US-based private investment firm Colony Capital LLC's deal to buy a controlling stake in Libya's European refiner Tamoil is off, the Libyan Investment Authority (LIA) chairman said on Monday.
"There is no deal," Mohamed Layas, chairman of Libya's state investment arm, told Reuters by telephone from the north African OPEC member country.
Layas added in brief remarks that the LIA planned to produce a report by the end of March about its management over the past six months of the $50 billion (Dh184bn) in assets it holds.
Colony said last year it agreed to buy the stake, in a deal that valued the refining and marketing firm at €4 billion (Dh22bn), marking the second major foray by private equity into the European oil refining business in recent years.
Tamoil owns more than 3,000 service stations in Europe, concentrated in Italy, and oil refineries in Italy, Switzerland, Spain and Germany, Colony said last year.
In June, Colony said in a statement that the sale also included Tamoil holding company Oilinvest and that the Libyan government would retain a 35 per cent stake in the ongoing group.
Asked if the deal was still going ahead, Layas said: "No, that's something that was discussed a long time ago with Tamoil, between Tamoil and Colony. To my information there is no deal anymore. This is not new."
Asked if this meant Tamoil remained the property of LIA, he replied: "Yes."
State-owned Libyan National Oil Corporation said in a statement last week it had transferred ownership of Oilinvest to the LIA, whose creation was announced by Tripoli last year.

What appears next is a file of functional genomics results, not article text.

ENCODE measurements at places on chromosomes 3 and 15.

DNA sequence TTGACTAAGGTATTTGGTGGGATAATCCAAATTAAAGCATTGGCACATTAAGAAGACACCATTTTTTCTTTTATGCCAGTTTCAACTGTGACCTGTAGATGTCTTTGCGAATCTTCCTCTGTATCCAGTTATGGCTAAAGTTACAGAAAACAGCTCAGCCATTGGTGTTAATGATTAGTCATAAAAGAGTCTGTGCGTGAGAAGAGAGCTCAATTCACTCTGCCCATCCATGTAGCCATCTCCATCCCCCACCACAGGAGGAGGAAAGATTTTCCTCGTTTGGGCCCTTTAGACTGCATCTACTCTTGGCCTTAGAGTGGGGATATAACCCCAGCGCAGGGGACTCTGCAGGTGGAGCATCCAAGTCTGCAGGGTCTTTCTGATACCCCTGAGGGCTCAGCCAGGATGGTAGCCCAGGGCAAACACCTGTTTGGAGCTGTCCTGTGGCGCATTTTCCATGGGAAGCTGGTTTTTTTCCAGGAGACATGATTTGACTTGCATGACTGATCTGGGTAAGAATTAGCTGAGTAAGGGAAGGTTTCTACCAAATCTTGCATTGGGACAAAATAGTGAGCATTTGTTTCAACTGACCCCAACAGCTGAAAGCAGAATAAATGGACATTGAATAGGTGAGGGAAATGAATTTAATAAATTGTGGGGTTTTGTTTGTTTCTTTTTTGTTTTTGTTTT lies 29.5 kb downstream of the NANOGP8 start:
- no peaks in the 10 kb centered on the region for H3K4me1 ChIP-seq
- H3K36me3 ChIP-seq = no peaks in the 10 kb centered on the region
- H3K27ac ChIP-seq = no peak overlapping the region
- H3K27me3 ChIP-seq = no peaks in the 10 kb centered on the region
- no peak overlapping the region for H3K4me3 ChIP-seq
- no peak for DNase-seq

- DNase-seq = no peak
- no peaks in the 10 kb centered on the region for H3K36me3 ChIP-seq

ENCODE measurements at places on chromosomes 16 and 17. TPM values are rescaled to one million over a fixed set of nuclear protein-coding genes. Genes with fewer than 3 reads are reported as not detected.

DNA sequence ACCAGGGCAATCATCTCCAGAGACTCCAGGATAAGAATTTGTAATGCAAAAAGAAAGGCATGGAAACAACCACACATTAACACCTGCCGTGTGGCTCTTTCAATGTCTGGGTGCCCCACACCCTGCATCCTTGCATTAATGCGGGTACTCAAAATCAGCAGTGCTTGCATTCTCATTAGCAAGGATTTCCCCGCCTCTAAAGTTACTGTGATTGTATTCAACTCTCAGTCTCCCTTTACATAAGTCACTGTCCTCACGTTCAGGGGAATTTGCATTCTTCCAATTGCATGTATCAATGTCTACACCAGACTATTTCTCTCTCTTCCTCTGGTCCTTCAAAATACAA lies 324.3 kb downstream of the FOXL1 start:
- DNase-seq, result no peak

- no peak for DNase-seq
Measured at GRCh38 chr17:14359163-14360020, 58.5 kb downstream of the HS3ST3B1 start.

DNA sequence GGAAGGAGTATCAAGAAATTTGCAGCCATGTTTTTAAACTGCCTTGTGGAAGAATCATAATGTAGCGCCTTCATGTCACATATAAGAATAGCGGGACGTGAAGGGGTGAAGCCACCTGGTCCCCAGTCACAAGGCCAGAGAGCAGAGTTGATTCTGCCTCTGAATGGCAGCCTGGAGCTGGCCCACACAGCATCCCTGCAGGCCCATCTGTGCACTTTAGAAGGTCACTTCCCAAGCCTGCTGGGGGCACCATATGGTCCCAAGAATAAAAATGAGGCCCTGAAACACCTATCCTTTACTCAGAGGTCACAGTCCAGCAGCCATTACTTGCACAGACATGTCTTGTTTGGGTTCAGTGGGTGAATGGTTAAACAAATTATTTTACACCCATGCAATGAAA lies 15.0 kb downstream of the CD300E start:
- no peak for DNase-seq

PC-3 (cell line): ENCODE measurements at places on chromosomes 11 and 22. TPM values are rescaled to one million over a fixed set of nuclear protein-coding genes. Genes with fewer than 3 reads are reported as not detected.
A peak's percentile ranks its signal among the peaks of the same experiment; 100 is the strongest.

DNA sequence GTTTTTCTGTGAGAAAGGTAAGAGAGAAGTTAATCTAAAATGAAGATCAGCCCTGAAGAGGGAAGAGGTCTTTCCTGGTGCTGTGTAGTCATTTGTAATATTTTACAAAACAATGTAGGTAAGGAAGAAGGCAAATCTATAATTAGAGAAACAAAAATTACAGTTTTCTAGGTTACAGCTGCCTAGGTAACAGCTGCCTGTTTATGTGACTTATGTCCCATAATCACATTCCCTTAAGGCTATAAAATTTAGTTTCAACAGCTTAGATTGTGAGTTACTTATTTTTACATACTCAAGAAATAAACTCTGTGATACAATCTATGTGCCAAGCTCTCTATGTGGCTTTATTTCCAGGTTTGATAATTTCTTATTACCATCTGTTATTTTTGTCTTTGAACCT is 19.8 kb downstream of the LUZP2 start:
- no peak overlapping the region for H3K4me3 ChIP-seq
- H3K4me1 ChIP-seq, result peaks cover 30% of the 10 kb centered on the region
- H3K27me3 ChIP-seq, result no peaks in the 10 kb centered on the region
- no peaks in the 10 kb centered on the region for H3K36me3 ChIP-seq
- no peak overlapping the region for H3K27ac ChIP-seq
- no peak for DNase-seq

There was no immediate word from Los Angeles-based Colony.
Some other private equity firms, which traditionally borrow huge sums as part of takeover deals, are finding it increasingly difficult to close them because of the global credit crunch.
Colony, founded in 1991, focuses on real estate-related assets and operating companies.
Its deal with Libya followed another large private equity investment into the European refining sector.
In 2005, funds managed by Carlyle Group and Riverstone Holdings bought Dutch-based Petroplus and in 2006 they floated the independent refiner in Switzerland, making a substantial profit.
Libyan authorities said last year the LIA had been created to invest mainly outside Libya on a commercial basis to help diversify the economy and maximise returns.
The LIA receives annual allocations of oil revenue approved by Libya's cabinet, known as the General Popular Committee.
"We're preparing a report about all the actitivies of the LIA and I hope by the end of March we'll be in a position to provide all the information about the last six months," Layas said.
Reiterating previous official statements, Layas said that the value of the holdings of the LIA and its affiliates and subsidiaries stood at $50 billion. (Reuters)
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